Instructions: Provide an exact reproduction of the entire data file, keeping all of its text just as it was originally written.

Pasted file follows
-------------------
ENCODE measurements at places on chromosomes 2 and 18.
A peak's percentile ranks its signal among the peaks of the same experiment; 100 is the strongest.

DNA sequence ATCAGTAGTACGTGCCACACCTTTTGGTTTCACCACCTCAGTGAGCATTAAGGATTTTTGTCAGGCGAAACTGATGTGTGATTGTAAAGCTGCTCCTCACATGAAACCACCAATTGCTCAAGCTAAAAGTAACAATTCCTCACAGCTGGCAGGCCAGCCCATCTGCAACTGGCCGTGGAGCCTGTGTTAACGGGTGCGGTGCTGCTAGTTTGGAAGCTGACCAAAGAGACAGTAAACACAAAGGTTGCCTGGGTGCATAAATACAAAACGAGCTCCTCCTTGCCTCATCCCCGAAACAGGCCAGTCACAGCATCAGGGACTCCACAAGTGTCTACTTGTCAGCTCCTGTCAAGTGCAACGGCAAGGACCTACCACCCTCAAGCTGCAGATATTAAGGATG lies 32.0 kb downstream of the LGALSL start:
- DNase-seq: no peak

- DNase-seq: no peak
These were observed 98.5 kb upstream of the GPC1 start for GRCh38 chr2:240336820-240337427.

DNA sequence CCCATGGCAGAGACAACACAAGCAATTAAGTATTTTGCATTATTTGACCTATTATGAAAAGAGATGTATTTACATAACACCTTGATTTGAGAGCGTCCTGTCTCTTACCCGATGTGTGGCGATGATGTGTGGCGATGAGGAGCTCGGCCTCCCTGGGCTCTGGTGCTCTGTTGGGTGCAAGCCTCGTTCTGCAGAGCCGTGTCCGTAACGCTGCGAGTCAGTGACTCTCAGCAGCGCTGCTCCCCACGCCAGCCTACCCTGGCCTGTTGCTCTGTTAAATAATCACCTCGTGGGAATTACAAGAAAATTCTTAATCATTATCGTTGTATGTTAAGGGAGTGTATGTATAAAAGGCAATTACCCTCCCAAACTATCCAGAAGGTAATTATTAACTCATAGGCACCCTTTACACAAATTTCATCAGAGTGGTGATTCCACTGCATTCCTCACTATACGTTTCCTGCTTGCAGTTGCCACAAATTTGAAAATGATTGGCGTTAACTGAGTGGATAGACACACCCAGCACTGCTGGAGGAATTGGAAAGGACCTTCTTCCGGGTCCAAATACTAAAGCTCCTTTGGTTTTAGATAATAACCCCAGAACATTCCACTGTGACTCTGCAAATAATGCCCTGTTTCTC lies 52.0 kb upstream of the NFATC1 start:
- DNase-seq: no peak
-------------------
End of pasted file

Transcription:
ENCODE measurements at places on chromosomes 2 and 18.
A peak's percentile ranks its signal among the peaks of the same experiment; 100 is the strongest.

DNA sequence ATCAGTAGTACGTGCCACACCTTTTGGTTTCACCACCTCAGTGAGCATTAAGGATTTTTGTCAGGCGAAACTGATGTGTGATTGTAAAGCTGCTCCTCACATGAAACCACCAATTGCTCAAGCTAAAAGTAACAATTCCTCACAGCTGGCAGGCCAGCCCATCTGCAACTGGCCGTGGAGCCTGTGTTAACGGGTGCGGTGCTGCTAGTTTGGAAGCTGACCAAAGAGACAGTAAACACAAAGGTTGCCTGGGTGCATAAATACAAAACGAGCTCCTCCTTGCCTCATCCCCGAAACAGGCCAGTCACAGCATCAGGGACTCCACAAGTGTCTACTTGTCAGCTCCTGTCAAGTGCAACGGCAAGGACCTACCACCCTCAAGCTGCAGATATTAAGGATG lies 32.0 kb downstream of the LGALSL start:
- DNase-seq: no peak

- DNase-seq: no peak
These were observed 98.5 kb upstream of the GPC1 start for GRCh38 chr2:240336820-240337427.

DNA sequence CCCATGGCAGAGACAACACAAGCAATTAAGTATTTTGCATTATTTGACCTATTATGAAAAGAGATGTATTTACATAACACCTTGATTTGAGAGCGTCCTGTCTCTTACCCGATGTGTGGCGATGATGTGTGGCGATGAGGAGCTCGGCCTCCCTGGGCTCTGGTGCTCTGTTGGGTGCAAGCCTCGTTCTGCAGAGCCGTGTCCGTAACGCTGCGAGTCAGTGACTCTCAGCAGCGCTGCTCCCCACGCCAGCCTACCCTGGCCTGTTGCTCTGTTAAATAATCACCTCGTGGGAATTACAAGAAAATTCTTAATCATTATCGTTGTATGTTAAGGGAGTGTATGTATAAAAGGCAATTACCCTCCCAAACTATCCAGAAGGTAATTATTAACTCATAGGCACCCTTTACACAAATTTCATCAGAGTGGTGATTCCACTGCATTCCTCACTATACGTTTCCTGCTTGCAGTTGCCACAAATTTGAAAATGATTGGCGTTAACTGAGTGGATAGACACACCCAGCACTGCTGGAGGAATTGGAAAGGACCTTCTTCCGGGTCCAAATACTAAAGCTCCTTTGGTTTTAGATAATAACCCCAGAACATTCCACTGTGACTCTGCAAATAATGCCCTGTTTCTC lies 52.0 kb upstream of the NFATC1 start:
- DNase-seq: no peak